I think the free world is quite capable of responding. Putin hasn’t won anyone yet – but he hasn’t lost. In short, we just have to realise that f****d up is going global. Putinism threatens everyone anywhere in the world: behind its idea is a global attempt to reorganise the world, which requires a global response. Thus, I believe the right thing to do is to act locally and think globally.

 – How do you write in migration? And in general, is your poetry tied to a place, to familiar landscapes and motifs?

 – I’ve been living in Germany for almost a quarter of a century, and I don’t really understand what a familiar landscape is. For me, it’s a Berlin street. As one of the actual Russophone authors, I have already formed myself here. “Open Poetry Lab” also began in Germany. I realised that I was not a Russian or even a Russian poet long before all these events. Yes, although I write in Russian, culturally I am not Russian. I am a European, Berlin-based poet who writes in Russian. So for me the question of “how to write in migration” is something from the 20th century, when an emigrant found himself in a completely alien cultural environment. 

Today, thanks to the Internet, you can find an audience anywhere in the world. Diaspora as a closed bubble does not exist. Yes, fugitives from the Russian Empire in Germany lived in a bubble in the 20s of the last century: they published Russian-language newspapers, organised performances in the Russian-language theatre – but for Germans (and Europeans in general) this did not exist, emigrants were then for them some kind of undeserving beggars. Now there is mutual interest, and there are a lot of creative groups from various countries in Europe. In Berlin, for example, there is a great deal of institutional support for poets and writers in general – for example, a competitive scholarship for Berlin authors and authors writing in a foreign language. In general, Germany is very cool in terms of supporting non-commercial literature. 

In short, today the world is much more open to integration. And yes, the integration of the Russian-speaking poet Delfinov into German culture has not exactly taken place: there are problems. But nobody says that everything should be conflict-free and exclusively against the backdrop of unicorns pooping rainbows.

Alexander Delfinov, photo from the hero’s personal archive

I have never felt detached from my homeland. Or this “when will I see my native birches again” – what the f**k are birches? The birches are right there, growing not far away. Of course, I don’t exclude that “familiar landscapes” may be relevant for someone – but this person lives in the paradigm of the 20th century, not otherwise.

– Tell us about Berlin’s slam venues. How has the scene changed? 

– Over the last 10-15 years, the local slam scene has grown a lot and tends to transit towards standup. That is, today it’s still poetry slam, but some artists’ performances are indistinguishable from standup – by the way, many of those who made a name in poetry slam became famous German stand-up comedians or cabaretists. In general, it is said that poetry slam has turned into a factory for the production of personnel for standup.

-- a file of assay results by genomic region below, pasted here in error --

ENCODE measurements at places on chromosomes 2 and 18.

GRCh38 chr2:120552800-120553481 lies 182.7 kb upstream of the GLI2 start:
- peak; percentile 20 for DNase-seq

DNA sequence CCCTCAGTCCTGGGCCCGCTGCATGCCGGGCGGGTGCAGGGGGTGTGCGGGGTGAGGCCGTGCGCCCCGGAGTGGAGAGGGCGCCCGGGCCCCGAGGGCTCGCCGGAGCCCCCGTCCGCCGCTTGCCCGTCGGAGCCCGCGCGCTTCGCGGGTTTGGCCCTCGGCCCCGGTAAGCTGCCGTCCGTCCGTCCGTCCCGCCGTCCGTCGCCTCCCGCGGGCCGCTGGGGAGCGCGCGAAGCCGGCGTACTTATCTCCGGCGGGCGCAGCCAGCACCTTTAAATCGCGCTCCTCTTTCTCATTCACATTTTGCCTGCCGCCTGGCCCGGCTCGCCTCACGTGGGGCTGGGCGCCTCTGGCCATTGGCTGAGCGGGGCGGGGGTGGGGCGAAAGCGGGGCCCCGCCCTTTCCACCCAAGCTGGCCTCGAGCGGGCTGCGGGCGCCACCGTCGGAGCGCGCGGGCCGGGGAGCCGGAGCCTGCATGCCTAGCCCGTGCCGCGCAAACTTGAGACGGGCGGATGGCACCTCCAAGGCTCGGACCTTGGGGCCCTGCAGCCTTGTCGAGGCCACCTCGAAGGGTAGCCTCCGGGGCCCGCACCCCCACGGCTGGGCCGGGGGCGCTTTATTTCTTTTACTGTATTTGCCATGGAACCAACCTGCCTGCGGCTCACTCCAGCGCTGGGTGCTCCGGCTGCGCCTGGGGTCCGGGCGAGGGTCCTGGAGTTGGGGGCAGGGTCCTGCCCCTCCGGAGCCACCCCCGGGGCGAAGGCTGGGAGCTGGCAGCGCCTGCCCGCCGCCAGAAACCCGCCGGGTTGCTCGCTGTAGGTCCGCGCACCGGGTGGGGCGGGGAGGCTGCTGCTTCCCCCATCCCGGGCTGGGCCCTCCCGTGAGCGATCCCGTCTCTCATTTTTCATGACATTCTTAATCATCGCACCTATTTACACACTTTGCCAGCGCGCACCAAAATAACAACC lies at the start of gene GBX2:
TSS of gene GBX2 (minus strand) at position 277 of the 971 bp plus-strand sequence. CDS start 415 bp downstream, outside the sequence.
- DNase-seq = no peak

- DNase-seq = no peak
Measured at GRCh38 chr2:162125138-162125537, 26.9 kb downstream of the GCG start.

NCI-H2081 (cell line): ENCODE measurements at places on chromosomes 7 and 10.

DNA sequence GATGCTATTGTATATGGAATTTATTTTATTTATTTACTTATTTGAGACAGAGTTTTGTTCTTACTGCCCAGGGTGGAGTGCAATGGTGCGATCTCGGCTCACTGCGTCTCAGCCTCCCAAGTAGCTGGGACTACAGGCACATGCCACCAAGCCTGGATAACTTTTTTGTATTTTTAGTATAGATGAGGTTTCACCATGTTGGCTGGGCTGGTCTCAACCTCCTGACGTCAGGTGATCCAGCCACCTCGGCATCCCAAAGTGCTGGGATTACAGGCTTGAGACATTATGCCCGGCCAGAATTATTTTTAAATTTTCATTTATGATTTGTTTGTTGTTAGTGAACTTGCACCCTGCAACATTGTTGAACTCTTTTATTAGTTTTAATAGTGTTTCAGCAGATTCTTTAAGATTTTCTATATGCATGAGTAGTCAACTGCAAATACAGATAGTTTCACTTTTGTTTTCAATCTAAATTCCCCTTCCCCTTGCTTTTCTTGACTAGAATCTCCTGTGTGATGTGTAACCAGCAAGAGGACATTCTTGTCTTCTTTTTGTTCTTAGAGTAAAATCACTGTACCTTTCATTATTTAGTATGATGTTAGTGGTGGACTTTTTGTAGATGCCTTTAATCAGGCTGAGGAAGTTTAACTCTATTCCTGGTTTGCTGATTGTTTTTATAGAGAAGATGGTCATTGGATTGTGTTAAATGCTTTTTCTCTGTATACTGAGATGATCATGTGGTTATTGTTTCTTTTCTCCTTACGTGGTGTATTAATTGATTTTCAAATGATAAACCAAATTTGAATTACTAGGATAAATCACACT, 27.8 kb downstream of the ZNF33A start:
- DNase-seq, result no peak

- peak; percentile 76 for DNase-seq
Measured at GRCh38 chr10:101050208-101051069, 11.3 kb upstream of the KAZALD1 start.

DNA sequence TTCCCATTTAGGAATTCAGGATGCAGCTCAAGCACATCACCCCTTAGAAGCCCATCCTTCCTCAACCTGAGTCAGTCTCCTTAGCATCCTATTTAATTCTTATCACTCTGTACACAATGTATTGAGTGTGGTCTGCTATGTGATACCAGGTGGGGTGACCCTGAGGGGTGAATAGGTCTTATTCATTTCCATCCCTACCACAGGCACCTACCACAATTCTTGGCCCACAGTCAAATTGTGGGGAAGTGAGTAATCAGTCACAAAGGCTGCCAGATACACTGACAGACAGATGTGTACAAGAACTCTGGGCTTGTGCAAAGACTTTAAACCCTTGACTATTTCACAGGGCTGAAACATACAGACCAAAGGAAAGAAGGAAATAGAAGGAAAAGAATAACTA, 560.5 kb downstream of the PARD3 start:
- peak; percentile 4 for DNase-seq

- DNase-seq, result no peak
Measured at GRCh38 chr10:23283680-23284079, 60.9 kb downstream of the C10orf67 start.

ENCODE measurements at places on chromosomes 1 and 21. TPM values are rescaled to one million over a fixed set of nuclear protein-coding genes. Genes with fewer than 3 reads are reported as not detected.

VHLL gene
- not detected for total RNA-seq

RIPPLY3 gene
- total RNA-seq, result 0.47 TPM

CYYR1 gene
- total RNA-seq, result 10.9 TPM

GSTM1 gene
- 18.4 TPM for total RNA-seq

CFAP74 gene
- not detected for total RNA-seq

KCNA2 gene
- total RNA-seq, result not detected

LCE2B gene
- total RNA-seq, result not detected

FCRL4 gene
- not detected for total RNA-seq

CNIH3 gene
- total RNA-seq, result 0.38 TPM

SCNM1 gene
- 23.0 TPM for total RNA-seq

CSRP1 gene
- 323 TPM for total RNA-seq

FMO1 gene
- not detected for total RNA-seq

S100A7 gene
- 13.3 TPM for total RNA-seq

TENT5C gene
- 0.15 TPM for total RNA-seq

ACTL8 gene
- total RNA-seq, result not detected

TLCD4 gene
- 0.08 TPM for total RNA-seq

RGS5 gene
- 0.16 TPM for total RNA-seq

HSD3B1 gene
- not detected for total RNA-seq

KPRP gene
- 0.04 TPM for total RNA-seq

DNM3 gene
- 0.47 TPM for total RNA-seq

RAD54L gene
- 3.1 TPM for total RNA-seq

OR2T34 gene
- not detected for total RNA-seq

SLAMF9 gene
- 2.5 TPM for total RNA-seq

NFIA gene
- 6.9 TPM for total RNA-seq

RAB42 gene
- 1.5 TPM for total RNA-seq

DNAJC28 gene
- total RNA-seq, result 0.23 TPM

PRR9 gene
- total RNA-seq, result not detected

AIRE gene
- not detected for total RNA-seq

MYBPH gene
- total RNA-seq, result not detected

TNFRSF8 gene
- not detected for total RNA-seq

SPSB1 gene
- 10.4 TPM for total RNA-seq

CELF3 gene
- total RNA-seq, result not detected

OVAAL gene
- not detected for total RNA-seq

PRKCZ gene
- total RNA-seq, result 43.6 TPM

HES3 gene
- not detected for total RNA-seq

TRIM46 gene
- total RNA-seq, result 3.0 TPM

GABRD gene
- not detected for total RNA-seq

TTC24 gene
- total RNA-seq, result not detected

In my opinion, the poetry slam scene in Germany has somewhat degenerated. For example, on the eve of the pandemic, there were a couple of high-profile scandals in the German slam scene related to me too: female poets participating in slams accused one of the organisers of sexualised violence. I think this is an indicator of the crisis: originally poetry slam was a kind of non-hierarchical environment, a space of equals. But a new hierarchy has emerged with serious distortions and problems. So today I don’t have much to do with the German poetry-slam scene (although I don’t give up that background). On the other hand, various trends of performance poetry and various poetry slams live very well in various European countries, and in Germany poetry readings and concerts gather quite a large audience.

– What is the situation with the Russian literary scene?

– Because of the Russian Federation’s full-scale invasion of Ukraine, the Russian-language literary scene is in crisis. Yes, the crisis happened even earlier, but due to recent events, it has taken on the scale of a catastrophe. All forms of Russian-language literary activity were divided into “before” and “after” February 24, 2022. On the one hand, cultural figures found themselves faced with the need to formulate their attitude to the war – this is how the split occurred and Z-literature appeared. 

On the other hand, there was a need to reconsider the functioning of Russian language and literature in relation to the cultures and languages of the non-Russian peoples of Russia. We have a common poetry project with the poet Dinara Rasuleva from Tatarstan. However, it is not very active at the moment – Dinara is working more on her feminist and decolonial literary projects.

In general, the poetry of “small peoples of Russia” is a very interesting question. Here the opinions of those who write in Russian are divided: some say that it is an important problem, while others demonstrate an imperial complex and say that this is all “Russian literature”. How do you relate to Russia at all? You write in Russian – and this automatically means for Ukrainians the language of the aggressor, despite the fact that there are still Russian-speaking writers and poets in Ukraine itself. 

So there is no black and white here, there are many aspects. We need to rethink all this, to work on our own mistakes. Opposition to Ruscism and authoritarian ideology should be as active as support for Ukraine can be.